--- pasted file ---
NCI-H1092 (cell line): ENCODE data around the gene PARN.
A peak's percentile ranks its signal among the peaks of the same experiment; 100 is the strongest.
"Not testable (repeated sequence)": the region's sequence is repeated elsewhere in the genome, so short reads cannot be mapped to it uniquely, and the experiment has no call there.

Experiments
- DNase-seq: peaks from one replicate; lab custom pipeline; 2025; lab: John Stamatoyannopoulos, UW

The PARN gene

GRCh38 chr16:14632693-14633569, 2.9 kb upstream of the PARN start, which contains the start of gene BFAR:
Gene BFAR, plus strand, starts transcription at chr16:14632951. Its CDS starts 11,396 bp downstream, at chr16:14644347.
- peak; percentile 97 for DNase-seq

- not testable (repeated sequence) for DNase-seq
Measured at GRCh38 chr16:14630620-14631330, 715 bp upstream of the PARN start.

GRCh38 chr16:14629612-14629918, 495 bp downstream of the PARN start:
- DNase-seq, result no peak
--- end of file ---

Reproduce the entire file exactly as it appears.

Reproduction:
NCI-H1092 (cell line): ENCODE data around the gene PARN.
A peak's percentile ranks its signal among the peaks of the same experiment; 100 is the strongest.
"Not testable (repeated sequence)": the region's sequence is repeated elsewhere in the genome, so short reads cannot be mapped to it uniquely, and the experiment has no call there.

Experiments
- DNase-seq: peaks from one replicate; lab custom pipeline; 2025; lab: John Stamatoyannopoulos, UW

The PARN gene

GRCh38 chr16:14632693-14633569, 2.9 kb upstream of the PARN start, which contains the start of gene BFAR:
Gene BFAR, plus strand, starts transcription at chr16:14632951. Its CDS starts 11,396 bp downstream, at chr16:14644347.
- peak; percentile 97 for DNase-seq

- not testable (repeated sequence) for DNase-seq
Measured at GRCh38 chr16:14630620-14631330, 715 bp upstream of the PARN start.

GRCh38 chr16:14629612-14629918, 495 bp downstream of the PARN start:
- DNase-seq, result no peak